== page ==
Black Point Historic Gardens (12/16/2021)

Today I got to do a tiny bit of Naturing before, during, and after my volunteer time at Black Point Historic Gardens. So, I feel better about making this a Naturing post.

And, as is so common these days, soon after taking my first steps outside in a Naturey type place, I heard then saw a Ruby-crowned Kinglet in a nearby tree. I’m so happy I’m seeing them again with such regularity this winter. Maybe even way more often??

I got to the gardens about 15 minutes before volunteer time, so I first wanted to inspect our clearing and plantings from last week. They looked great! They survived the recent storms A-OK. It was a comfort to see.

I then just mushroom hunted, since there’s not a ton blooming out there right now. Spotted a picture-perfect Yellow Fieldcap. A Scurfy Twiglet here and there. Got more photos of what I thought were Scarlet Waxy Cap (thanks to Seek), and Seek correctly IDed them as Velvet Foot! A kind Fungi Fairy on iNat suggested that ID! So good to KNOW. A newtome coral fungus called Phaeoclavulina myceliosa (!) was showing itself. A Nitrous Bonnet quietly sat in a corner. Some tiny Orange Mycena peeked from behind a wood stump. And, even some blooming Bunch-flowered Daffodil and Summer Snowflake were making an appearance.

While I waited for our kind leader to join at the meeting point, she came up and introduced me to the new volunteers as “Our Mushroom Expert,” to which I had to correct her, “Amateur Mushroom Person, really!” She went to grab something, and I showed some of the cool mushrooms to others as we waited. In someone’s world, I am a Mushroom Expert!

We spent most of the time pulling weeds, surprise surprise – White-ramping Fumitory and Garden Nasturtium. But, what was super exciting was that I got to plant something! Because I shrieked with happiness at hearing that California Flannelbush was one of things we’d be planting today, she let me plant one! I’m not great at digging holes, it turns out. Angling my foot down on a shovel is not something I have a knack for. But, I made a big hole! I put the young Flannelbush shrub in it. And, I made a moat for it to keep the rain in from the upcoming storms. I can’t wait to visit it and check on it and whisper it secrets. It’s a special flora to me, as it’s one of the very earliest flora I IDed at the start of my Naturing endeavors. I even remember where I first saw it in GGPark, on Pelosi Drive near the tennis courts. Such a beauty.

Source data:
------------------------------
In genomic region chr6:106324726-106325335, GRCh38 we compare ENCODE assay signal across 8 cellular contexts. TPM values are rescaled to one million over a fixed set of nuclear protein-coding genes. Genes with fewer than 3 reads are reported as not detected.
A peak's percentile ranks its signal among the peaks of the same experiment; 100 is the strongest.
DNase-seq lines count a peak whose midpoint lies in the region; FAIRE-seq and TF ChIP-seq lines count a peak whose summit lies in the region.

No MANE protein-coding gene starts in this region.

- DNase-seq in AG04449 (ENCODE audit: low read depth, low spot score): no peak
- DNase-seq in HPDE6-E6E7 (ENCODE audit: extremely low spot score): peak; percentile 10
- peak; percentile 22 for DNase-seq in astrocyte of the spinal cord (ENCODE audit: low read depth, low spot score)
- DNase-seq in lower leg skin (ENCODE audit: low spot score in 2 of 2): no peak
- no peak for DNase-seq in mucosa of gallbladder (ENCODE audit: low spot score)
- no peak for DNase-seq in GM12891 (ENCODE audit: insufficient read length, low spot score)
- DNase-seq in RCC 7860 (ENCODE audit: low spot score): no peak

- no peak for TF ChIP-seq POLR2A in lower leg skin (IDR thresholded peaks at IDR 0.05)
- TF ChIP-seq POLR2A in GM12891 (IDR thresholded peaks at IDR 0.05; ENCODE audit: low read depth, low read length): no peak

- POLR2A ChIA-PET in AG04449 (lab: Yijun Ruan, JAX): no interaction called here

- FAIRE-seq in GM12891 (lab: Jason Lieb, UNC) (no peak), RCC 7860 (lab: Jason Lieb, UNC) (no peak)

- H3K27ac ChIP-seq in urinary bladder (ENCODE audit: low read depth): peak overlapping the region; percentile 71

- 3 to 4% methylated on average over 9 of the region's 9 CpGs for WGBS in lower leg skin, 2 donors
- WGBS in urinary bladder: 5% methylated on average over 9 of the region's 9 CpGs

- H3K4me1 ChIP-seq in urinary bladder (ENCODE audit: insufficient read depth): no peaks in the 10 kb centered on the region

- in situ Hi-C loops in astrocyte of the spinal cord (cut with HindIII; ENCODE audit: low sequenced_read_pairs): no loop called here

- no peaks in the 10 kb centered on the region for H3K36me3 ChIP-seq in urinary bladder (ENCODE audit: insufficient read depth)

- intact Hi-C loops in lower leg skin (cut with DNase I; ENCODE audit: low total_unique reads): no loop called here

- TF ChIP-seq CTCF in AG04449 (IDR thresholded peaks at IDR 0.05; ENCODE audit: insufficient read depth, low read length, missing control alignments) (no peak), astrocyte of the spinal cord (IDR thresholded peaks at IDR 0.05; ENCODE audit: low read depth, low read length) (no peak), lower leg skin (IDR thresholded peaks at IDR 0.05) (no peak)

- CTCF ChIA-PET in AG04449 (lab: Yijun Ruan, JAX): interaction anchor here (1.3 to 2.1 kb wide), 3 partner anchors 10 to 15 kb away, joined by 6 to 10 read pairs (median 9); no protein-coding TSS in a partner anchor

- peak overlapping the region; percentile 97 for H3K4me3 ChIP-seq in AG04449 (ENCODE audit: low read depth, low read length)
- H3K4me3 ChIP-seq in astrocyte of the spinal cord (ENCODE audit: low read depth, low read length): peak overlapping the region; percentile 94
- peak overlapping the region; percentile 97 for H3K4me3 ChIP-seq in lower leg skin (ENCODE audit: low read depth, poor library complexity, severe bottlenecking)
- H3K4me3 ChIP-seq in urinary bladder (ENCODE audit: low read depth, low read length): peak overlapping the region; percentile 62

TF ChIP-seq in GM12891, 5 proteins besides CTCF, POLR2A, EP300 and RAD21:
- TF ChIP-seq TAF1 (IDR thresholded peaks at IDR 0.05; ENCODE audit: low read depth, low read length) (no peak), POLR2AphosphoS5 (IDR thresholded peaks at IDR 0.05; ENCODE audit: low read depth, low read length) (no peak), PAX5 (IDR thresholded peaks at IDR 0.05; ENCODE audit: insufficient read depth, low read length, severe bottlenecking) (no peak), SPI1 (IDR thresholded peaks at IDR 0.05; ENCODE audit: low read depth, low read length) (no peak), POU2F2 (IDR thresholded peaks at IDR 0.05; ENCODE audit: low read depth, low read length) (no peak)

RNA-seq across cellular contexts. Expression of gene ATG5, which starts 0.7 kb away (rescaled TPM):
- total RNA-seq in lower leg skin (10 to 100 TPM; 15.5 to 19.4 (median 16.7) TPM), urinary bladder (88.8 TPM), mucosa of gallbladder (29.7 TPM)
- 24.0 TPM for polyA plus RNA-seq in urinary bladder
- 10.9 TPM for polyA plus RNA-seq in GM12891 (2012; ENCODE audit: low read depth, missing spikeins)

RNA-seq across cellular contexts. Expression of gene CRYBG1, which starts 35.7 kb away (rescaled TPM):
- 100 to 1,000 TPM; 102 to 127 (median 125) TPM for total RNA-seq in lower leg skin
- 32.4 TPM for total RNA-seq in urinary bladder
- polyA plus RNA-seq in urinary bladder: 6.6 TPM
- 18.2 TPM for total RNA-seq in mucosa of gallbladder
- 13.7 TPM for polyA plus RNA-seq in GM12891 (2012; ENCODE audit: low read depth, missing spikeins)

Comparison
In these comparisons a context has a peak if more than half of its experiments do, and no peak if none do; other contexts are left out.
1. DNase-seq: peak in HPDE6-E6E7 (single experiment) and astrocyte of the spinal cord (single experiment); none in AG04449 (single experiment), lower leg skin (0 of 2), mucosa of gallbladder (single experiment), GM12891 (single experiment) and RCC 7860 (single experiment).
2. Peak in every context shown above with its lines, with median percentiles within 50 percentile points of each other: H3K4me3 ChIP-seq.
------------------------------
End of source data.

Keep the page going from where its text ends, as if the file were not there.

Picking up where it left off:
Because of where I chose to pull weeds, I ended up being by myself the whole time. Not chatting with anyone. But, it was for the best. I’m not good at pulling weeds and needed to focus when I did that. Same for digging that hole for the Flannelbush. It all worked out fine.

After helping our leader pack up everything, the couple of us volunteers that stayed to help went our separate ways. I got to take in one last lovely view out to the bay. And, I quickly went over to where I’d seen the tiniest white (almost see-through) mushrooms that I put aside to look at later. The light was really going, so my phone didn’t take great pics. iNat’s best guess is Hemimycena. They kind of look like ghosts in my photos, which is pretty neato. I shall call them Ghost Mushroom until I find out for sure.

I’ll be back soon. Likely after the holidays. But, it’s starting to feel like another backyard of mine. I know it pretty well now. Yeah, it’s just an acre. But, it’s our acre.

One thought on “Black Point Historic Gardens (12/16/2021)

  1. One of my favorites! I loved the mushroom characters peeking from logs or sitting in a corner, I loved that people think of you as the mushroom expert, and loved your joy at planting something that’ll become a part of the park. Thanks for the uplifting read!


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